# Does the Universe have a centre?

Asked by flutherother (19407 ) June 6th, 2012

The Universe is expanding so surely it must be expanding from some central point. If there is a central point it must be where the Big Bang originated, but where is that point today?

Observing members: 0 Composing members: 0

Yep! You’re looking at her ;)

sliceswiththings (11627 )

My understanding is that there is no center of the universe, since the big bang was a quick expansion of matter and space. So, from wherever you are in the universe, it appears to be at the center. This hurts my head a bit, and I could be way off. I’ll see if I can dig up a good link.

EDIT: This might help.

tom_g (14410 )

There can be no centre of infinity, so no.

ucme (34942 )

@tom_g Good article if a bit mind bending. It seems that maybe it does and maybe it doesn’t.

flutherother (19407 )

The universe isn’t expanding from one central point, that’s a common misconception. Rather, every point in space is getting farther away from every other point in space. Think of it as what a marker drawing on the surface of a balloon would look like as you blew air into the balloon.

Mariah (17398 )“Great Answer” (10 )

Yes, my giant cat, Chewbacca. He is the center of everything, and his fluffy cuddles are the answer to everything.

Here.

rebbel (23072 )

If the Universe is infinite and has no centre how do you find the exit?

flutherother (19407 )

Quick question guys: is there direction in the universe? From what I understand, the universe isn’t some sphere, so there’s really no north and south etc?

Blackberry (27938 )

It’s exactly 42 from the edge.

Nullo (21496 )
Rarebear (18444 )

@Blackberry Since north and south are directions we assign along earth’s axis of rotation, it doesn’t really make sense to apply them to anything that doesn’t have an axis of rotation. I may not be correct on this, but I don’t think it’s known what “shape” the universe is.

Mariah (17398 )

@Mariah Yeah, I thought so as well.

Blackberry (27938 )

@Mariah @Blackberry Unless you are referring to positions as they relate to the Earth.

Nullo (21496 )

@flutherotherIf the Universe is infinite and has no centre how do you find the exit?

Is this one of those: “If a tree falls in a forest and no one’s around to hear it, does it make a sound?” questions?

@Keep_on_running Doesn’t sound like it. The tree-and-forest question boils down to differences in observation, whereas leaving effectively doorless rooms tends to be an exercise in lateral thinking.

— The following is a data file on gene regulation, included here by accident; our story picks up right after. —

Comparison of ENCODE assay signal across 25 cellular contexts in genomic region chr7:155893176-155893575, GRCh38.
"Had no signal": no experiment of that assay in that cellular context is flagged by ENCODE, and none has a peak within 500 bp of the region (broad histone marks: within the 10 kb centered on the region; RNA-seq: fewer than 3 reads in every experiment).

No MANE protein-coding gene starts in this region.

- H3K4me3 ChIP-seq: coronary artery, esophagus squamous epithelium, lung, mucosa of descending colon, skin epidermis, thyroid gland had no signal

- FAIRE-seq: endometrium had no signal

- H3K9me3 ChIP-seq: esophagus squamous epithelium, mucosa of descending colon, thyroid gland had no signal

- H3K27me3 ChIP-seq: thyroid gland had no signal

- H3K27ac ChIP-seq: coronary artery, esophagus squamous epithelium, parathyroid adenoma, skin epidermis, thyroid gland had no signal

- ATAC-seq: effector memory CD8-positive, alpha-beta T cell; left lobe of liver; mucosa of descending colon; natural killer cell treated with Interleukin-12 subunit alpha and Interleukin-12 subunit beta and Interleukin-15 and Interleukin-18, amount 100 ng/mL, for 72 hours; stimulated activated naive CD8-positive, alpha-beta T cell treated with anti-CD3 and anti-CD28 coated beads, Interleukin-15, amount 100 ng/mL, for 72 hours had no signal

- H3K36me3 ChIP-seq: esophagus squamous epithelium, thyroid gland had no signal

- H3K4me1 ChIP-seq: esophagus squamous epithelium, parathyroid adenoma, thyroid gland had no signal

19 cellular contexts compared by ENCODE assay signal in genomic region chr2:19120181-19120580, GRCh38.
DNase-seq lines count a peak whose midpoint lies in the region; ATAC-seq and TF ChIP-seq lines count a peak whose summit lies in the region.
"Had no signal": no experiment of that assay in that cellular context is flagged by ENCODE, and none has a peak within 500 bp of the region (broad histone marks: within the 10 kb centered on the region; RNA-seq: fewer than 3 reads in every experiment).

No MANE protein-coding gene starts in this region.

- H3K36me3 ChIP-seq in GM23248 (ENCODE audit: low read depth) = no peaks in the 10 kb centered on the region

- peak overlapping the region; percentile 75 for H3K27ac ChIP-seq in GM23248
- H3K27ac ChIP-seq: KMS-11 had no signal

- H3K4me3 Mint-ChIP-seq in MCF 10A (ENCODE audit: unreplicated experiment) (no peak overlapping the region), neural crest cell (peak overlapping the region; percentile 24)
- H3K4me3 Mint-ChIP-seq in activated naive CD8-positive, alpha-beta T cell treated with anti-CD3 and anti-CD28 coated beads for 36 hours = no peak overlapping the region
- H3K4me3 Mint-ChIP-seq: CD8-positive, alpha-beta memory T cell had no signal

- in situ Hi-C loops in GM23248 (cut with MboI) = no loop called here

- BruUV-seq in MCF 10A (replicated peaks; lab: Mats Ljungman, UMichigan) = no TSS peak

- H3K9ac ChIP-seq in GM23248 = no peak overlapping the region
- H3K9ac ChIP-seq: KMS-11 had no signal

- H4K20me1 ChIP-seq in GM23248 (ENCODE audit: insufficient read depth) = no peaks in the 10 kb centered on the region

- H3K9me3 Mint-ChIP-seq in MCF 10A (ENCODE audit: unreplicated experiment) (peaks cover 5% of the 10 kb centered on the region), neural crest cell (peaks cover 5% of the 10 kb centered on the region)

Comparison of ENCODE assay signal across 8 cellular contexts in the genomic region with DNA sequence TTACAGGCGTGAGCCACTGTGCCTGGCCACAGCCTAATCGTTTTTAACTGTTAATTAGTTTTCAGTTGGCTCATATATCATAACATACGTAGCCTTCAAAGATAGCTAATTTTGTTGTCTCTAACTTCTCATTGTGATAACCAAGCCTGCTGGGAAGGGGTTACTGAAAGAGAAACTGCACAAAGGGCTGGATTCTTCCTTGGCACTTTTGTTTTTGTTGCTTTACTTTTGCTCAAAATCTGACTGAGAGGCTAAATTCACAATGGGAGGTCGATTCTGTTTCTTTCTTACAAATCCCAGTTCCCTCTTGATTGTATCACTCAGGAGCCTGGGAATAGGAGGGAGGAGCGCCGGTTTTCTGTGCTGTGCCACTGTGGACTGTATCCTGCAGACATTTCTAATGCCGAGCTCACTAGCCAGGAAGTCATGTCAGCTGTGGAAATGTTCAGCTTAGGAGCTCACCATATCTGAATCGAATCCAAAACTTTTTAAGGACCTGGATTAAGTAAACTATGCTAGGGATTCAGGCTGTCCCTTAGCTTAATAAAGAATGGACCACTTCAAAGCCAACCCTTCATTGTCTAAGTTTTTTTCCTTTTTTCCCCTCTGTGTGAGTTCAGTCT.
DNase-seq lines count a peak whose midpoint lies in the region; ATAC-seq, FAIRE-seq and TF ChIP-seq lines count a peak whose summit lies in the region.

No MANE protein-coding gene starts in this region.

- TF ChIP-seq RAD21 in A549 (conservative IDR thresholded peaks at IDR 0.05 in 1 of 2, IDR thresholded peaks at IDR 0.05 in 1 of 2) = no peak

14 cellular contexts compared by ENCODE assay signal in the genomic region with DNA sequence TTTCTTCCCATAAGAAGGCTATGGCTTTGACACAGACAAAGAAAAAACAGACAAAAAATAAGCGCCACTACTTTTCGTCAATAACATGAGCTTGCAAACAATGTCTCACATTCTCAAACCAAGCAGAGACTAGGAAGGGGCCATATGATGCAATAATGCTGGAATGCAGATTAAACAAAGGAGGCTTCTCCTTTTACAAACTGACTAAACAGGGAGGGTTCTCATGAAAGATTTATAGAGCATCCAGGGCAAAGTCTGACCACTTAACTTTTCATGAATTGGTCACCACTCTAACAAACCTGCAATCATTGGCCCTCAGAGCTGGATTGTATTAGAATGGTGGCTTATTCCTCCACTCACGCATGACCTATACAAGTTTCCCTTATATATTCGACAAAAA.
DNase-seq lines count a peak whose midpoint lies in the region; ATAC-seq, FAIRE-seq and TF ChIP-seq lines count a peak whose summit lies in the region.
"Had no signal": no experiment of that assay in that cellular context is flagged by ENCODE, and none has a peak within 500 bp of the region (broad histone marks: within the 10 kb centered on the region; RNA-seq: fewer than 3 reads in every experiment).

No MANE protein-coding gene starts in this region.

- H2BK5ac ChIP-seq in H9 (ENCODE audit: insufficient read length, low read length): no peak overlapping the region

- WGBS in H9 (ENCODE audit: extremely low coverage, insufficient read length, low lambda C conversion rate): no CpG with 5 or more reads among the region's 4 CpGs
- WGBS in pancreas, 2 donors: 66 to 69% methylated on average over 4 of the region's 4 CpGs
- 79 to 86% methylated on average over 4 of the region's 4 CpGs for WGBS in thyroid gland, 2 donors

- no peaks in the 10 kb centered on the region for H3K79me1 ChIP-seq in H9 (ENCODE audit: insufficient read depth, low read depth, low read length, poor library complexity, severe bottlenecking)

Nullo (21496 )

@flutherother Great question. And the accurate answer is we have no idea. The observable Universe appears to be 96 billion light years in diameter and would—from Earth—appear to have us as its center. But we know from sending space telescopes out and observing from other points of view that it appears the same size and centered on that point of observation instead of Earth. Interestingly, no new observable objects appear when we view the Universe from a distant point.

So how is it really shaped? Can it even be described in 4 dimensional spacetime? Does it reach beyond the part we can observe? We simply do not know.

ETpro (30628 )

Some say the Universe is infinite, but how can something grow from nothing to an infinite size in a finite amount of time?

I like the balloon analogy which explains why the Universe doesn’t have a centre. But it means that everywhere in the Cosmos is the centre. But our Universe didn’t begin from a smaller version of itself but from a single point and everywhere can trace its origins back to that single point. All this makes me wonder if distance and space even exist in any fundamental sense.

flutherother (19407 )

Does the surface of the Earth have a center? Is it Punxsutawney, Pennsylvania? Of course not.

The same goes for the Universe with its warped spacetime. But the human mind wasn’t designed to picture this.

mattbrowne (30074 )

@Nullo Yeah, I was just kidding. :P …and maybe you were too, damn I can’t tell.

@flutherother You asked, ”…[H]ow can something grow from nothing to an infinite size in a finite amount of time?” Obviously, by growing infinitely fast. But measurements tell us that did not happen, so unless the Universe is even more illogical that I think it is at the macro scale, it’s finite.

ETpro (30628 )

@ETpro I just came across this. It is possible that the universe was not concentrated into a point at the time of the Big Bang but only the observable universe was.

flutherother (19407 )

@flutherother I see that the link is on UCLA, but I haven’t a clue how we could actually know that. Sadly, the author just makes these bold assertions without any supporting evidence or footnotes. Interestingly, he does provide a link to this page which states that we can “see” 47 billion light years in any given direction. That gives us a observable universe that’s 94 billion light years in diameter, which matches more closely with my understanding of 96 billion light years, but very poorly with the above link’s 78 billion years. So take it for what it’s worth.

ETpro (30628 )

If you are a Flatlander on an inflating balloon, where is the center of your universe? ;)